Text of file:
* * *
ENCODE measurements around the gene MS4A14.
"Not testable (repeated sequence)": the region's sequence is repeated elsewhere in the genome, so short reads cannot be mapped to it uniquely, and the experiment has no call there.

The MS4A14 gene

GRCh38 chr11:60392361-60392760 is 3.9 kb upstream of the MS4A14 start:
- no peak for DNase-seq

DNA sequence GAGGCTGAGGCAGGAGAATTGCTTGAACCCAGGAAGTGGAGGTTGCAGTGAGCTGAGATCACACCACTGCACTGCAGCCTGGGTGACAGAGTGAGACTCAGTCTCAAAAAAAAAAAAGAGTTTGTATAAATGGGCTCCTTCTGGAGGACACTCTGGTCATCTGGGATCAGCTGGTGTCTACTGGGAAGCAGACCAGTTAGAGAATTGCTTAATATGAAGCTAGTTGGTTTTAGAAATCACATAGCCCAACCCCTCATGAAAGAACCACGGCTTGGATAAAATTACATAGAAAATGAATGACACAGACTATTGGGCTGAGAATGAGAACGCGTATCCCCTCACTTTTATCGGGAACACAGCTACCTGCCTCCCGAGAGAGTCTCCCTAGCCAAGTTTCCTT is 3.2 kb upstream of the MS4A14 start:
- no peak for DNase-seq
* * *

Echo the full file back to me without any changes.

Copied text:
ENCODE measurements around the gene MS4A14.
"Not testable (repeated sequence)": the region's sequence is repeated elsewhere in the genome, so short reads cannot be mapped to it uniquely, and the experiment has no call there.

The MS4A14 gene

GRCh38 chr11:60392361-60392760 is 3.9 kb upstream of the MS4A14 start:
- no peak for DNase-seq

DNA sequence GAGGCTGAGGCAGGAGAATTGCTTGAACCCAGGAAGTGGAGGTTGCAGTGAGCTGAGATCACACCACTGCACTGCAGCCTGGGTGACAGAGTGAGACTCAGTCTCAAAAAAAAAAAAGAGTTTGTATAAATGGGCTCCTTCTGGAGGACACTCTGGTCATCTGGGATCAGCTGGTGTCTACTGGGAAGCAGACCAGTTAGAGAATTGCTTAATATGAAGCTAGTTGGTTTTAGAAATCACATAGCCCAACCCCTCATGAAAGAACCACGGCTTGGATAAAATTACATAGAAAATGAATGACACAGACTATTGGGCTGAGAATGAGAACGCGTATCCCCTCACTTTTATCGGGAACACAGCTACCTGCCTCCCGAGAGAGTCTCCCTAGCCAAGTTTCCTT is 3.2 kb upstream of the MS4A14 start:
- no peak for DNase-seq